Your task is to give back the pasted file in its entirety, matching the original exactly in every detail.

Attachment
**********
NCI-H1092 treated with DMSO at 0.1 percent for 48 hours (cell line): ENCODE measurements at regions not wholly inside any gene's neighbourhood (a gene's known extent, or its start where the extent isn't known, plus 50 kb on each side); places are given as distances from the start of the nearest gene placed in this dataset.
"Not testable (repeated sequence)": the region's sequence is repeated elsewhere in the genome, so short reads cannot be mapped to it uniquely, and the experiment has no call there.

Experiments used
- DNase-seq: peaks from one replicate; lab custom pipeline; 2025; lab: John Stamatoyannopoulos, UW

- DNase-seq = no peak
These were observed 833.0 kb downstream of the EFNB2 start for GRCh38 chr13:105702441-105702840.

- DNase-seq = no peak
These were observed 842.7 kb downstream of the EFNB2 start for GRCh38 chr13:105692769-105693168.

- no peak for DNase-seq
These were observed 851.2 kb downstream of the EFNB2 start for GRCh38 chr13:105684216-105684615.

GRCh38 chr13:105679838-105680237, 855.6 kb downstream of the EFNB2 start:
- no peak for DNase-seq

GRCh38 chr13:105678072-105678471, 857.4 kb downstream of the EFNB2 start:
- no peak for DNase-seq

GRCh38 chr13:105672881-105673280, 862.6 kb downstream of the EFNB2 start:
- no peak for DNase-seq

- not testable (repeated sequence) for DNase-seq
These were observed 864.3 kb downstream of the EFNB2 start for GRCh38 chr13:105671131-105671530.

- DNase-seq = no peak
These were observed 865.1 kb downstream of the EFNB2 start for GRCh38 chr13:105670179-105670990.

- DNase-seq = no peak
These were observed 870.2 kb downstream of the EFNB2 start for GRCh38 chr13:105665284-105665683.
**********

NCI-H1092 treated with DMSO at 0.1 percent for 48 hours (cell line): ENCODE measurements at regions not wholly inside any gene's neighbourhood (a gene's known extent, or its start where the extent isn't known, plus 50 kb on each side); places are given as distances from the start of the nearest gene placed in this dataset.
"Not testable (repeated sequence)": the region's sequence is repeated elsewhere in the genome, so short reads cannot be mapped to it uniquely, and the experiment has no call there.

Experiments used
- DNase-seq: peaks from one replicate; lab custom pipeline; 2025; lab: John Stamatoyannopoulos, UW

- DNase-seq = no peak
These were observed 833.0 kb downstream of the EFNB2 start for GRCh38 chr13:105702441-105702840.

- DNase-seq = no peak
These were observed 842.7 kb downstream of the EFNB2 start for GRCh38 chr13:105692769-105693168.

- no peak for DNase-seq
These were observed 851.2 kb downstream of the EFNB2 start for GRCh38 chr13:105684216-105684615.

GRCh38 chr13:105679838-105680237, 855.6 kb downstream of the EFNB2 start:
- no peak for DNase-seq

GRCh38 chr13:105678072-105678471, 857.4 kb downstream of the EFNB2 start:
- no peak for DNase-seq

GRCh38 chr13:105672881-105673280, 862.6 kb downstream of the EFNB2 start:
- no peak for DNase-seq

- not testable (repeated sequence) for DNase-seq
These were observed 864.3 kb downstream of the EFNB2 start for GRCh38 chr13:105671131-105671530.

- DNase-seq = no peak
These were observed 865.1 kb downstream of the EFNB2 start for GRCh38 chr13:105670179-105670990.

- DNase-seq = no peak
These were observed 870.2 kb downstream of the EFNB2 start for GRCh38 chr13:105665284-105665683.